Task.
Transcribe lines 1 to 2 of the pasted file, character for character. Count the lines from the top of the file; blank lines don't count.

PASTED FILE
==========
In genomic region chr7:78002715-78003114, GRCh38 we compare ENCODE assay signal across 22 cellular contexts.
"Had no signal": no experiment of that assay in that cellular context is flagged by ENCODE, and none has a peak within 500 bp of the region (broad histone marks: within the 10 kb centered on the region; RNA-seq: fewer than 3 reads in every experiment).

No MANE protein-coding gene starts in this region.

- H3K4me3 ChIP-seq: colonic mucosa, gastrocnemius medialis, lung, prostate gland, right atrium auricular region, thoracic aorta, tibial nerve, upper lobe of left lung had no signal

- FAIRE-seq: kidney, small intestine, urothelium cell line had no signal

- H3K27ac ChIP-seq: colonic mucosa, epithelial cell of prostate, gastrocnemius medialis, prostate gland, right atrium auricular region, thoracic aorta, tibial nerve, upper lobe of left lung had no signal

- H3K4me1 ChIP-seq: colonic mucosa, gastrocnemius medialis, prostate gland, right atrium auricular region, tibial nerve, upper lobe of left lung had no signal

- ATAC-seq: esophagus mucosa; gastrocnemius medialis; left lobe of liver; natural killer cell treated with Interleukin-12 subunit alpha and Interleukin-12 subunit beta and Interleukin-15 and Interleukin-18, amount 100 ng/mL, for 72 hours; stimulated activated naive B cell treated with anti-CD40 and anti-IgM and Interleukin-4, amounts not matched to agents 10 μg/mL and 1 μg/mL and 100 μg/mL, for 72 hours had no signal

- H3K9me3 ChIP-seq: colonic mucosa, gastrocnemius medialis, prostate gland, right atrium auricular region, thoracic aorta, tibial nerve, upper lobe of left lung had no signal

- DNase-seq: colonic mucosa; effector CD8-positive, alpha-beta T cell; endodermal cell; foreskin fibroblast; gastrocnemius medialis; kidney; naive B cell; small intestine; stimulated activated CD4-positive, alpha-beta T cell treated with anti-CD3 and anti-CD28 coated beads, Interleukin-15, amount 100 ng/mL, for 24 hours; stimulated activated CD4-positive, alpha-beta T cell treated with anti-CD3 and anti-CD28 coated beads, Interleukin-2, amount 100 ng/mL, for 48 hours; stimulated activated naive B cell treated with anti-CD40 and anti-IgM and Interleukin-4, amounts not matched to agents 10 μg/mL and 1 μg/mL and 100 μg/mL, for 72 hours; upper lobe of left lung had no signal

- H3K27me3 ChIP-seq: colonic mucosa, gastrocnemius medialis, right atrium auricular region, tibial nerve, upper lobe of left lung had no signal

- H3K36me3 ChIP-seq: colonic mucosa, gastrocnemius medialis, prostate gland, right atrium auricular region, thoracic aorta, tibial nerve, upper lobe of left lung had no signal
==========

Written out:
In genomic region chr7:78002715-78003114, GRCh38 we compare ENCODE assay signal across 22 cellular contexts.
"Had no signal": no experiment of that assay in that cellular context is flagged by ENCODE, and none has a peak within 500 bp of the region (broad histone marks: within the 10 kb centered on the region; RNA-seq: fewer than 3 reads in every experiment).